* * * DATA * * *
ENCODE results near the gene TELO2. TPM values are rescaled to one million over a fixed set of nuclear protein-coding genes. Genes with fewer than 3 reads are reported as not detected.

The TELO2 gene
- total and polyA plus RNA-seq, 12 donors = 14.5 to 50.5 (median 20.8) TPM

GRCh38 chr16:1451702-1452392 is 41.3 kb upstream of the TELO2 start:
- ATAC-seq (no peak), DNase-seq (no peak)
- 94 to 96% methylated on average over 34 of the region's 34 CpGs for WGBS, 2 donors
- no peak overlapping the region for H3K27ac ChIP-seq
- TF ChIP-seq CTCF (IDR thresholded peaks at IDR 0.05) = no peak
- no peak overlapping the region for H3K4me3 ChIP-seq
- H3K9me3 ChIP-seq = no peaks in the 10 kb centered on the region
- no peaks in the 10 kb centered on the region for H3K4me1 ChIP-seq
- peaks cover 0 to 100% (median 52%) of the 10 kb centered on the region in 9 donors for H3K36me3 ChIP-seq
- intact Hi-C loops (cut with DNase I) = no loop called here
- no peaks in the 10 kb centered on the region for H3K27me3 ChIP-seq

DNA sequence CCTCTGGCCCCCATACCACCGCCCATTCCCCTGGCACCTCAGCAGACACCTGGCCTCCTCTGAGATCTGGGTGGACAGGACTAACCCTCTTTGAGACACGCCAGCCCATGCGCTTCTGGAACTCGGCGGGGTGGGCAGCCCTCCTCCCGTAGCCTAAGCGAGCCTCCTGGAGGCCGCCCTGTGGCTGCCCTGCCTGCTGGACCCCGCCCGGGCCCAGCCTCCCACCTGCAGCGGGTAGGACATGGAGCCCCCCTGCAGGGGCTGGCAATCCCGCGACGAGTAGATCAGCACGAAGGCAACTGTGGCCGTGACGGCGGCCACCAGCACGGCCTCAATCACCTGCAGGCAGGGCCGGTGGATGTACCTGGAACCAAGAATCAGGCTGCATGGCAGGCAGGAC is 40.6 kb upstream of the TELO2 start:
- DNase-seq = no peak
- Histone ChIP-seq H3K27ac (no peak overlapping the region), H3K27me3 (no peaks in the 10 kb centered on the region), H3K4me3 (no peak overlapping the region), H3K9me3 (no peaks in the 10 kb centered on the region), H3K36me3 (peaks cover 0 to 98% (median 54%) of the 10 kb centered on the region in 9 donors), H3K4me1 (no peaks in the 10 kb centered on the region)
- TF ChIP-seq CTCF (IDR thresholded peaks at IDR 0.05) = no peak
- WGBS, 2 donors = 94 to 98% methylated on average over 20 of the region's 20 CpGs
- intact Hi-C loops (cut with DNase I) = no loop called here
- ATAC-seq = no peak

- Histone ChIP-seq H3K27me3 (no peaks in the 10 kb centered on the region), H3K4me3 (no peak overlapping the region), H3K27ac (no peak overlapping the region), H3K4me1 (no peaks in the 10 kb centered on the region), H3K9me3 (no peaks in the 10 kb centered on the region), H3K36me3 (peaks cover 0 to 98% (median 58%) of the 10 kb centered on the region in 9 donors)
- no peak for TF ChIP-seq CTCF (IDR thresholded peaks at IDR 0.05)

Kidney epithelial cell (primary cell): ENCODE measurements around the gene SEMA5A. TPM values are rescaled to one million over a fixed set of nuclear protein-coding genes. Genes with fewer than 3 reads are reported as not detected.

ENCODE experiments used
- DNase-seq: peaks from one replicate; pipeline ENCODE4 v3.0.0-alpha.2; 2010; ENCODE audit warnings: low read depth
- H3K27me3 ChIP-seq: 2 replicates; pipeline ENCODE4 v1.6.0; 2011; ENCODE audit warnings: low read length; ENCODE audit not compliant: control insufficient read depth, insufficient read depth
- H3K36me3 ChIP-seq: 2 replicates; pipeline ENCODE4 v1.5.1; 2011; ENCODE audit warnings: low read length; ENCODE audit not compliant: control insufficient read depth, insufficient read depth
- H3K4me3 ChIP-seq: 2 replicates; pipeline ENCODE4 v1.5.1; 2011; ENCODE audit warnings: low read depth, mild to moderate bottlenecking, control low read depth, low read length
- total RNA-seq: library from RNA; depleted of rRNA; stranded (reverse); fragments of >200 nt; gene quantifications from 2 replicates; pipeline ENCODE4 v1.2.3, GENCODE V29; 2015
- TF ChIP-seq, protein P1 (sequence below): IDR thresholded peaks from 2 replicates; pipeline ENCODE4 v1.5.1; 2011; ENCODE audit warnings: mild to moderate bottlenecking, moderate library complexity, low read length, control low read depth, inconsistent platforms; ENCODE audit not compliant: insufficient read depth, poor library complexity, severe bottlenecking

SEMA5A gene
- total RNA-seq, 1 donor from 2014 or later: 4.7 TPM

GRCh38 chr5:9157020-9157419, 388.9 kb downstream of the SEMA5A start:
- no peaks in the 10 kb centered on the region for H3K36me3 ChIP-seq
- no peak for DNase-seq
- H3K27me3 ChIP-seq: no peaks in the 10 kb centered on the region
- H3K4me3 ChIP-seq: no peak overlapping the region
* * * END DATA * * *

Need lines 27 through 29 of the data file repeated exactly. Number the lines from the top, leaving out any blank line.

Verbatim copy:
- H3K27me3 ChIP-seq: 2 replicates; pipeline ENCODE4 v1.6.0; 2011; ENCODE audit warnings: low read length; ENCODE audit not compliant: control insufficient read depth, insufficient read depth
- H3K36me3 ChIP-seq: 2 replicates; pipeline ENCODE4 v1.5.1; 2011; ENCODE audit warnings: low read length; ENCODE audit not compliant: control insufficient read depth, insufficient read depth
- H3K4me3 ChIP-seq: 2 replicates; pipeline ENCODE4 v1.5.1; 2011; ENCODE audit warnings: low read depth, mild to moderate bottlenecking, control low read depth, low read length